Time: 8:00 AM, October 23 (Tuesday)
Presenter: Asami Anzai
Title: Reconstruction of foreign residents by length of stay
Abstract: In Japan, proportion of foreign-born cases among newly notified TB cases have increased. To estimate the risk of tuberculosis in foreign residents, we tried to reconstruct the number of foreign residents by length of stay.

Time: 8:00 AM, October 16 (Tuesday)
Presenter: Tetsuro Kobayashi
Title: Spatio-temporal and socio-demographic patterns of Chikungunya, Dengue, and Zika infections in Mexico in 2016-2017
Abstract: Chikungunya, Dengue, and Zika viral infections are vector-borne diseases that are endemic in Mexico. Here we analyze the relationship between onset timing and climate data and socio-economic variables across the country. Chikungunya and Dengue both show “south-to-north” spreading patterns especially in the states that are located along the coast lines of Mexico. Onset timings of Chikungunya, Dengue, and Zika epi-curves can be predicted by some socio-economic variables with the coefficients of determination of 0.7540, 0.8472, and 0.8949, respectively. The coastline and south-to-north patterns of spreading, as well as socio-economic factors, may be good predictors of epidemic onset for these vector-borne infectious diseases.

Time: 8:00 AM, October 9 (Tuesday)
Presenter: Yang Yichi
Title: Estimating the transmission potential of Influenza using distributions of cross-sectional seroepidemiological surveys
Abstract: Previous seroepidemiological studies about influenza relied on almost arbitrarily chosen cut-off value of seropositivity which brings unavoidable underestimation. We construct a antibody titer level structured mathematical model of influenza transmission to catch the transmission potential without imposing cut-off value.

Time: 8:00 AM, October 2 (Tuesday)
Presenter: Yusuke Asai
Title: Dynamics of Zika virus epidemic under random environments
Abstract:
A mathematical model for Zika virus dynamics under randomly varying environment conditions is developed, in which the birth and death rates for mosquitoes as well as external force for mosquito compartments are modeled as random processes. The existence, uniqueness and positiveness of solutions of the resulting system are first discussed. Then the long term dynamics of the system with corresponding bounds is investigated.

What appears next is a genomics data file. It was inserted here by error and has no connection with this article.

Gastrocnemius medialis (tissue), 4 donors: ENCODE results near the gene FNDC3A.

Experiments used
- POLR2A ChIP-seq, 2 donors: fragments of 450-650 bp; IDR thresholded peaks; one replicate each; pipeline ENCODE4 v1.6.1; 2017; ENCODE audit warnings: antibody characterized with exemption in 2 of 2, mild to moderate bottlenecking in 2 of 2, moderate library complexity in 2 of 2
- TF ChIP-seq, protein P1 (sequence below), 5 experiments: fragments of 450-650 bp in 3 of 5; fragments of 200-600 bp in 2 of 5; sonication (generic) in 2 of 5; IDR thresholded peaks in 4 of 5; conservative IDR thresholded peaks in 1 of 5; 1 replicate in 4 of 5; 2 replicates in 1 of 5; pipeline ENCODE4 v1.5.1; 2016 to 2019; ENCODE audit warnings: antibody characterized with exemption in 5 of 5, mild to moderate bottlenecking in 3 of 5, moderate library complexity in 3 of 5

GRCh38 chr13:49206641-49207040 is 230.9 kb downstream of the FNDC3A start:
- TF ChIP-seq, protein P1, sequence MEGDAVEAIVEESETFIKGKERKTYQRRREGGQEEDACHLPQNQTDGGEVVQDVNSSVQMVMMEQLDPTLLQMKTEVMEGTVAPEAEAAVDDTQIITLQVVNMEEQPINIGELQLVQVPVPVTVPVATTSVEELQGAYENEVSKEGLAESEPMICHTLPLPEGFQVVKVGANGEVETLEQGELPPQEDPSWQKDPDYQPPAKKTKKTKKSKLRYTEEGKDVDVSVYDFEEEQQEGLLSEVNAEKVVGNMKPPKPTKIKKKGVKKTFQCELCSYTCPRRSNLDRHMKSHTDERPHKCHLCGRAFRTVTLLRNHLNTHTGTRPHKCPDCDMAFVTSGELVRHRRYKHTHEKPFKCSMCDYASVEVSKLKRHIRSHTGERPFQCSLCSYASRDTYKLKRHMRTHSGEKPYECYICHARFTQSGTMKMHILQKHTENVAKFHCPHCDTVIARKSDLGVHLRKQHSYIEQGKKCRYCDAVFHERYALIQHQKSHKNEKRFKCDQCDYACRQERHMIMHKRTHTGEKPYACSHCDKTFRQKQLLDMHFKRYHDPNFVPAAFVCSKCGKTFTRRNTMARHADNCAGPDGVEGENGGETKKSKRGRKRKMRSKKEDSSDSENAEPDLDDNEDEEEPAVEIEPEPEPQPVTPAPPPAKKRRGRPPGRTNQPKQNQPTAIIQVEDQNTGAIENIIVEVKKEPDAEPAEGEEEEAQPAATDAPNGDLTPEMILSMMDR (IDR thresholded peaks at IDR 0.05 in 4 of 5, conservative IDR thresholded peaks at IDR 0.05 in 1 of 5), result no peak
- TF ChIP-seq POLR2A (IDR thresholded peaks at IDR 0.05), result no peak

Time: 8:00 AM, September 25 (Tuesday)
Presenter: Keita Yoshii
Title: Computational toxicology: Simulation study on human-health risk assessment by benchmark dose (BMD) approach
Abstract:
BMD approach is a new, statistic method to estimate risk on human from animal experiment in replacement of NOAEL (no-observed-adverse-effect level). However, the criteria is not well established scientifically. Building methodology of BMD approach is necessary for the risk on human health. In this presentation mathematical backgrounds and examples of analysis using an observed data will be provided.

Time: 8:00 AM, September 18 (Tuesday)
Presenter: Takayuki Yamaguchi
Title: Prediction of lung cancer incidence and deaths obtained by model of lung cancer and smoking
Abstract:
We consider a compartmental model of lung cancer and smoking, which is based on McKendrick partial differential equation. Unknown parameters included in the model are estimated by maximum likelihood estimation. Number of population, number of deaths, number of lung cancer incidences, number of lung cancer deaths, smoking prevalence are available for the estimation. We present prediction of lung cancer incidence and deaths from the model under assumption that latest estimated parameters continue to hold in the future.